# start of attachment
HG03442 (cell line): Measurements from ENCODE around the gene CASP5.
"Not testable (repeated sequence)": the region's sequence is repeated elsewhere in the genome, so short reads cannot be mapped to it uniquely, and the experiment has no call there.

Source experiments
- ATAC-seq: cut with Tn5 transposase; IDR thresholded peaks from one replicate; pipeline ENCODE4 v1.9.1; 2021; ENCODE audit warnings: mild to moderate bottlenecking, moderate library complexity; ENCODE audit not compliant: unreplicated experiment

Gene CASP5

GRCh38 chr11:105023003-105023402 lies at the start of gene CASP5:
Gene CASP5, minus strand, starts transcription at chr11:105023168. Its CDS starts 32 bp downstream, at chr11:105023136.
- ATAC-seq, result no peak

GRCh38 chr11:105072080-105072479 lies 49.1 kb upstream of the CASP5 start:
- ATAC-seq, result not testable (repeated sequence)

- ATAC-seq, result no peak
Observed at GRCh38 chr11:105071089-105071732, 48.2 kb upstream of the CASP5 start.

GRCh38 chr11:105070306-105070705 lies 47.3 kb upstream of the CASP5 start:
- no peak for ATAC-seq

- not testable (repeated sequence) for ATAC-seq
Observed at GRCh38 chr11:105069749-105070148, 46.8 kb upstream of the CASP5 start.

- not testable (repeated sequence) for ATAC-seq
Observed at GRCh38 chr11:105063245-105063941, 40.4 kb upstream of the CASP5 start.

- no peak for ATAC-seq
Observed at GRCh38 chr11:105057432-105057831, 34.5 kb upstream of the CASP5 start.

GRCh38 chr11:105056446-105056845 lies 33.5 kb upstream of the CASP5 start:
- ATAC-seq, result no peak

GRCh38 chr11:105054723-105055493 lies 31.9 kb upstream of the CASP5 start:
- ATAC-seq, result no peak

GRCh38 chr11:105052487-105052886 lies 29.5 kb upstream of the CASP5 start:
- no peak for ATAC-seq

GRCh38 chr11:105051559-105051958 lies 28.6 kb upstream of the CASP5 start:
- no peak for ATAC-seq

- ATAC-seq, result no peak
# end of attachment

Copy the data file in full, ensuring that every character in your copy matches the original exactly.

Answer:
HG03442 (cell line): Measurements from ENCODE around the gene CASP5.
"Not testable (repeated sequence)": the region's sequence is repeated elsewhere in the genome, so short reads cannot be mapped to it uniquely, and the experiment has no call there.

Source experiments
- ATAC-seq: cut with Tn5 transposase; IDR thresholded peaks from one replicate; pipeline ENCODE4 v1.9.1; 2021; ENCODE audit warnings: mild to moderate bottlenecking, moderate library complexity; ENCODE audit not compliant: unreplicated experiment

Gene CASP5

GRCh38 chr11:105023003-105023402 lies at the start of gene CASP5:
Gene CASP5, minus strand, starts transcription at chr11:105023168. Its CDS starts 32 bp downstream, at chr11:105023136.
- ATAC-seq, result no peak

GRCh38 chr11:105072080-105072479 lies 49.1 kb upstream of the CASP5 start:
- ATAC-seq, result not testable (repeated sequence)

- ATAC-seq, result no peak
Observed at GRCh38 chr11:105071089-105071732, 48.2 kb upstream of the CASP5 start.

GRCh38 chr11:105070306-105070705 lies 47.3 kb upstream of the CASP5 start:
- no peak for ATAC-seq

- not testable (repeated sequence) for ATAC-seq
Observed at GRCh38 chr11:105069749-105070148, 46.8 kb upstream of the CASP5 start.

- not testable (repeated sequence) for ATAC-seq
Observed at GRCh38 chr11:105063245-105063941, 40.4 kb upstream of the CASP5 start.

- no peak for ATAC-seq
Observed at GRCh38 chr11:105057432-105057831, 34.5 kb upstream of the CASP5 start.

GRCh38 chr11:105056446-105056845 lies 33.5 kb upstream of the CASP5 start:
- ATAC-seq, result no peak

GRCh38 chr11:105054723-105055493 lies 31.9 kb upstream of the CASP5 start:
- ATAC-seq, result no peak

GRCh38 chr11:105052487-105052886 lies 29.5 kb upstream of the CASP5 start:
- no peak for ATAC-seq

GRCh38 chr11:105051559-105051958 lies 28.6 kb upstream of the CASP5 start:
- no peak for ATAC-seq

- ATAC-seq, result no peak